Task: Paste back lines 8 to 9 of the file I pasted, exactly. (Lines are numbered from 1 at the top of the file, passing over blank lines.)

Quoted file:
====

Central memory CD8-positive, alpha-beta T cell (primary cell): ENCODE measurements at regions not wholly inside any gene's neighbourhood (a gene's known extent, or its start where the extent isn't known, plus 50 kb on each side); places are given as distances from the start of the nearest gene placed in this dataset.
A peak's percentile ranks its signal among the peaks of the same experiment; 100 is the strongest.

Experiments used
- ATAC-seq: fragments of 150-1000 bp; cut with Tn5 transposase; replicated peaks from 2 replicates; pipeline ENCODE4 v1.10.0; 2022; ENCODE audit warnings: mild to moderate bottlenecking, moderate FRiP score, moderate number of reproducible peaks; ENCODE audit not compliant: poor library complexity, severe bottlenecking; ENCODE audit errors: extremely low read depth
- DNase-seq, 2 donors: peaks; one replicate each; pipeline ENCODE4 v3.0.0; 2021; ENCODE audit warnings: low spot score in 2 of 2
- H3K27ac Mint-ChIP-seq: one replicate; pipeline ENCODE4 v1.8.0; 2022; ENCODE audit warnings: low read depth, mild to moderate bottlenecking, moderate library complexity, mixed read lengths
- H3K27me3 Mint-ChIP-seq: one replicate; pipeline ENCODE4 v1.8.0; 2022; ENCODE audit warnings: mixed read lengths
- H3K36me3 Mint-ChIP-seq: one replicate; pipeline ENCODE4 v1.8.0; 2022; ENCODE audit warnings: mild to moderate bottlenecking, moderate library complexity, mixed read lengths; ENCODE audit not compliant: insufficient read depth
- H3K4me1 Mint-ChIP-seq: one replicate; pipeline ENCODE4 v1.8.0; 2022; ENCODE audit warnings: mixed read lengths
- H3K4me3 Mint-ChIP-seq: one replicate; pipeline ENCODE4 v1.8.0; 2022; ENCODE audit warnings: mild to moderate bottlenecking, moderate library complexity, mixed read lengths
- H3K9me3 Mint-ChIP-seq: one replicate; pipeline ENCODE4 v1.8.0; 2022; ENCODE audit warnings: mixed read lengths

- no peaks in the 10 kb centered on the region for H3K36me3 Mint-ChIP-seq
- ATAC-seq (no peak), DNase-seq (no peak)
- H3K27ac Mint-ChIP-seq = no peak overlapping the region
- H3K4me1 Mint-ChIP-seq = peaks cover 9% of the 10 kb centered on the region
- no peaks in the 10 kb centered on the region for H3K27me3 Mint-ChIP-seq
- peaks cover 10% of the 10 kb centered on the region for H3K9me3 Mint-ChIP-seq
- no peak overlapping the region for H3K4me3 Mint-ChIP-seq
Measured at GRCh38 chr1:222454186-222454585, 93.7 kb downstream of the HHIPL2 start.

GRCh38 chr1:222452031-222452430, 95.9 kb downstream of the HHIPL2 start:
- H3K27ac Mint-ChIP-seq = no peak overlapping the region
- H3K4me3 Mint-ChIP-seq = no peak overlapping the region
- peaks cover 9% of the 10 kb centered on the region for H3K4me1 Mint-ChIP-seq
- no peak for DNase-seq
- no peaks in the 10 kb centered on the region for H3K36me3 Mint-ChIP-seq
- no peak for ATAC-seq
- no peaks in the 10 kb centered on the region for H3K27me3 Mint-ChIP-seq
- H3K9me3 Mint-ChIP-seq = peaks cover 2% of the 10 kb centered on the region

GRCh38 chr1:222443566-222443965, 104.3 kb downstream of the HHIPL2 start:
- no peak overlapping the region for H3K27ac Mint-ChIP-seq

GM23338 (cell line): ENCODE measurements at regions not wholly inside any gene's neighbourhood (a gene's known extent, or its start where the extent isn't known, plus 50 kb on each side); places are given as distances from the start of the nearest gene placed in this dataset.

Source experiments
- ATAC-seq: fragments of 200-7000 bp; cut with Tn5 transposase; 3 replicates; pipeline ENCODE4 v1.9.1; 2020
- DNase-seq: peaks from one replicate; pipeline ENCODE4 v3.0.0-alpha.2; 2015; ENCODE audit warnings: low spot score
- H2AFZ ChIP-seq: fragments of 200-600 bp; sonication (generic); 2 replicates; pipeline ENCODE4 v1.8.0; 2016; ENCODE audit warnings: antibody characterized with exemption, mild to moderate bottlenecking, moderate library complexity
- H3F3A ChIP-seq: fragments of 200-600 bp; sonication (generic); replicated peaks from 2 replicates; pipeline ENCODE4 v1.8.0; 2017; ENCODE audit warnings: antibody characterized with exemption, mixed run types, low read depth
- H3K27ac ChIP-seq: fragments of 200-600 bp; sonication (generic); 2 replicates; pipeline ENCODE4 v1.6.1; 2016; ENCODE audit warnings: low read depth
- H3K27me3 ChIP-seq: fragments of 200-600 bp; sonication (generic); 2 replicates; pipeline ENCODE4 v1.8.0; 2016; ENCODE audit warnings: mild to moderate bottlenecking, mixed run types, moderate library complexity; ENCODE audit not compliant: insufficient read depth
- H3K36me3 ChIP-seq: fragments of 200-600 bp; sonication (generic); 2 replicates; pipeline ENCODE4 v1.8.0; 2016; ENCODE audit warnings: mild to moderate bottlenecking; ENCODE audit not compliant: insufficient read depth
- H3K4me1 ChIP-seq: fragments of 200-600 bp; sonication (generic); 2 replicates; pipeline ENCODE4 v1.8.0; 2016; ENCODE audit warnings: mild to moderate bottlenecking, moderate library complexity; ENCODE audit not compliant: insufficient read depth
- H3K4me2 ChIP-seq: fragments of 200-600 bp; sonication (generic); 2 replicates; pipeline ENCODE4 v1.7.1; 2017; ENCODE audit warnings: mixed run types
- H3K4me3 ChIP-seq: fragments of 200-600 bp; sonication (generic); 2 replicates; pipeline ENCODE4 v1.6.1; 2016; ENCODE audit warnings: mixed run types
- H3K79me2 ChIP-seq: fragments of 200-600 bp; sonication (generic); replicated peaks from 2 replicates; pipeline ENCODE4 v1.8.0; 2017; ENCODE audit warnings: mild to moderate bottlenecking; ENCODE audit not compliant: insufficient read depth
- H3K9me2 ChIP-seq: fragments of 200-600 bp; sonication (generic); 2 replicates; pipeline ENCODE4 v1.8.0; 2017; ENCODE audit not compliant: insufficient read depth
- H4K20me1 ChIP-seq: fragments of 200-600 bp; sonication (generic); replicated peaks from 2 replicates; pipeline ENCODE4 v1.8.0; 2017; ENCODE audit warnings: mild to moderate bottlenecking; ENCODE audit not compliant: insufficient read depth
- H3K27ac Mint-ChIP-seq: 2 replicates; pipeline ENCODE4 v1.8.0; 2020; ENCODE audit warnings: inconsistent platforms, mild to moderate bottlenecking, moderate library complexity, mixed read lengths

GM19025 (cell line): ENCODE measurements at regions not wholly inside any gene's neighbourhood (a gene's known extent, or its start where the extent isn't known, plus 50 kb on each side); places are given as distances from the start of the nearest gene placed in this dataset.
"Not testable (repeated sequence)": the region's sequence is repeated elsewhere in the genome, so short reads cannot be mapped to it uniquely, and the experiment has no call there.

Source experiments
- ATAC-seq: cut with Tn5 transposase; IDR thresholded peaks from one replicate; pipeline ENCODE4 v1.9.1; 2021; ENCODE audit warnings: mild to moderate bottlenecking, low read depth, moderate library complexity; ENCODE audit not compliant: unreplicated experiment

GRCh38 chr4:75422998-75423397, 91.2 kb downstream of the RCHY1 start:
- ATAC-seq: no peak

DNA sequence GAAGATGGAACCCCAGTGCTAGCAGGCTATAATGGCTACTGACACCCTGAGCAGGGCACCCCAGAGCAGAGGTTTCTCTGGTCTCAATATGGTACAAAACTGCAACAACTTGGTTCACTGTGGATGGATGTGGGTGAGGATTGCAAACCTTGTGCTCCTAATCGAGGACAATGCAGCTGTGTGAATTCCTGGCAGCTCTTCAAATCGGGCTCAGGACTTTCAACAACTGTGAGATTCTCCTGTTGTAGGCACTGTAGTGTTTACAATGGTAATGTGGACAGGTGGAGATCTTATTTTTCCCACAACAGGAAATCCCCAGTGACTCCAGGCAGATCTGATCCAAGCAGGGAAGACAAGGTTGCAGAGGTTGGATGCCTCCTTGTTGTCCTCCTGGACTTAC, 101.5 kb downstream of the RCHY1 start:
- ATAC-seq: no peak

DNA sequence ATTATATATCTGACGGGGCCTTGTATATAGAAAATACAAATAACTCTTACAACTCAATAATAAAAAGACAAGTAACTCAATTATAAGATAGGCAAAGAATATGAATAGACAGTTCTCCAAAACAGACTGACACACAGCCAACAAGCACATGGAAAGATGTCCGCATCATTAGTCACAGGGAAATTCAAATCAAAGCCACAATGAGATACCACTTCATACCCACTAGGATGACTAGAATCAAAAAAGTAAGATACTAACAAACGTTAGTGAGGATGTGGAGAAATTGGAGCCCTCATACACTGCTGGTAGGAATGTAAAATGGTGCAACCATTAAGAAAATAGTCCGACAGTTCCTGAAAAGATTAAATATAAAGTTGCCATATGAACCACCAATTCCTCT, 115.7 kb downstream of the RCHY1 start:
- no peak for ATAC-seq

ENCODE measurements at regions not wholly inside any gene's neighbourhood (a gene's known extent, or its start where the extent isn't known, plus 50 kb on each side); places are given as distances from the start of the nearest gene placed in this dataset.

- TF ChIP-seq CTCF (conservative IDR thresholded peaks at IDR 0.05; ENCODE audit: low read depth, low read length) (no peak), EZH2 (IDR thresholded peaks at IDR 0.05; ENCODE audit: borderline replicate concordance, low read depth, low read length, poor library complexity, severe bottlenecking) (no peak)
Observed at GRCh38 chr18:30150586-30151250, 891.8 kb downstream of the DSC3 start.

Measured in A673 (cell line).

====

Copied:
- H3K36me3 Mint-ChIP-seq: one replicate; pipeline ENCODE4 v1.8.0; 2022; ENCODE audit warnings: mild to moderate bottlenecking, moderate library complexity, mixed read lengths; ENCODE audit not compliant: insufficient read depth
- H3K4me1 Mint-ChIP-seq: one replicate; pipeline ENCODE4 v1.8.0; 2022; ENCODE audit warnings: mixed read lengths